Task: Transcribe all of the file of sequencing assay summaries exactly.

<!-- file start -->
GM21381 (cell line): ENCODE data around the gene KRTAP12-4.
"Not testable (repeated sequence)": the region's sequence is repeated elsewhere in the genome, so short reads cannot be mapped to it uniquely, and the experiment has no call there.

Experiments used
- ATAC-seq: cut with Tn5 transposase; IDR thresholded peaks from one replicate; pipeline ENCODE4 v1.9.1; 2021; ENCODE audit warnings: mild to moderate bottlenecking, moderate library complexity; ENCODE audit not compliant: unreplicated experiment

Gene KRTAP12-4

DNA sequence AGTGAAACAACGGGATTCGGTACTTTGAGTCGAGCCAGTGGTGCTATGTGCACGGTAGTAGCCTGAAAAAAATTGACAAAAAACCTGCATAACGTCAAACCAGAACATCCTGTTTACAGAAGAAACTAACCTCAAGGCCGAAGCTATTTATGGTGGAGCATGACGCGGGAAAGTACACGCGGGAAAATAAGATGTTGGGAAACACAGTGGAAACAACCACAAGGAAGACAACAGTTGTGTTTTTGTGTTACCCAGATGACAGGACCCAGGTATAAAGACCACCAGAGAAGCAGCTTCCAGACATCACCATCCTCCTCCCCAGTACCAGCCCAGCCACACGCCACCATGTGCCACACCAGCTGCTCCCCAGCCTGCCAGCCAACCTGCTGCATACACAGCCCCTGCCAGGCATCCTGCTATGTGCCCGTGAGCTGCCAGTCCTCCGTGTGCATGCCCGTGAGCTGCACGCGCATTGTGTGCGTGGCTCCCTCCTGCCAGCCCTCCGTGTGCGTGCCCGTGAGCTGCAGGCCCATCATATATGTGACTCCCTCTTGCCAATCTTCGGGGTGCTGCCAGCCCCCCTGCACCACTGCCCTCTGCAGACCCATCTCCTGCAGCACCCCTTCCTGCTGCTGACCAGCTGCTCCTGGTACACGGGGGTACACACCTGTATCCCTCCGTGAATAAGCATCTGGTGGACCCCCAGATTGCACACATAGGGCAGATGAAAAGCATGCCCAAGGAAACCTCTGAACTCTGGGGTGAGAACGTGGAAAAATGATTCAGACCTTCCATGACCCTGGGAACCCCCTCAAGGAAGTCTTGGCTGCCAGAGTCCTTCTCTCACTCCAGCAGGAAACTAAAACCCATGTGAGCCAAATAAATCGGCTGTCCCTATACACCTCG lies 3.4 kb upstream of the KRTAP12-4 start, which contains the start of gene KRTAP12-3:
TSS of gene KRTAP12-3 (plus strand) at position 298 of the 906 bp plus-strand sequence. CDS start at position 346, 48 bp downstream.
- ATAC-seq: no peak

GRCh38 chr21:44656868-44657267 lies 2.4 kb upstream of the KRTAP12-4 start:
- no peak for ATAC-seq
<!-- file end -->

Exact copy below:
GM21381 (cell line): ENCODE data around the gene KRTAP12-4.
"Not testable (repeated sequence)": the region's sequence is repeated elsewhere in the genome, so short reads cannot be mapped to it uniquely, and the experiment has no call there.

Experiments used
- ATAC-seq: cut with Tn5 transposase; IDR thresholded peaks from one replicate; pipeline ENCODE4 v1.9.1; 2021; ENCODE audit warnings: mild to moderate bottlenecking, moderate library complexity; ENCODE audit not compliant: unreplicated experiment

Gene KRTAP12-4

DNA sequence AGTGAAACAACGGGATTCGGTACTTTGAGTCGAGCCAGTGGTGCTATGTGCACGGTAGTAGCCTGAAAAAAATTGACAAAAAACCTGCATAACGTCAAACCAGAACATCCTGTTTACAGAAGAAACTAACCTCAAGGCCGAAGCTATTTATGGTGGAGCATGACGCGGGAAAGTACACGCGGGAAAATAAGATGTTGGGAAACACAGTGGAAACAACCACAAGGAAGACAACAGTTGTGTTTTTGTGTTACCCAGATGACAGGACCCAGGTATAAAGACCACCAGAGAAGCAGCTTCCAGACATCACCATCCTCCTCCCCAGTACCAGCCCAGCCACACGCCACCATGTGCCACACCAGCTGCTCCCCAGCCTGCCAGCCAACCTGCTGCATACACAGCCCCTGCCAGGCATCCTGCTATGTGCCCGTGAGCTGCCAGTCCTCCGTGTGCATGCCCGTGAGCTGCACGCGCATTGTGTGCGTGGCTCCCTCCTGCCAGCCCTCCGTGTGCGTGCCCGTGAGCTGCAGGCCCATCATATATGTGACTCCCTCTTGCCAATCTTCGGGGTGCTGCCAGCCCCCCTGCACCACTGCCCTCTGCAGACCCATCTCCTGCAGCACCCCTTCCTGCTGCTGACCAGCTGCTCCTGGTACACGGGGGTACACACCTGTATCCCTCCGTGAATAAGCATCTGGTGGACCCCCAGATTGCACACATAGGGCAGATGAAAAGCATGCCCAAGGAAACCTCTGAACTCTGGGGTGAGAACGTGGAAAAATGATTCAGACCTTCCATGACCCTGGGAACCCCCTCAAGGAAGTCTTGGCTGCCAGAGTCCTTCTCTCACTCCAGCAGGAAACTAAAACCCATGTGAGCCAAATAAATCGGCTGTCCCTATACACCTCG lies 3.4 kb upstream of the KRTAP12-4 start, which contains the start of gene KRTAP12-3:
TSS of gene KRTAP12-3 (plus strand) at position 298 of the 906 bp plus-strand sequence. CDS start at position 346, 48 bp downstream.
- ATAC-seq: no peak

GRCh38 chr21:44656868-44657267 lies 2.4 kb upstream of the KRTAP12-4 start:
- no peak for ATAC-seq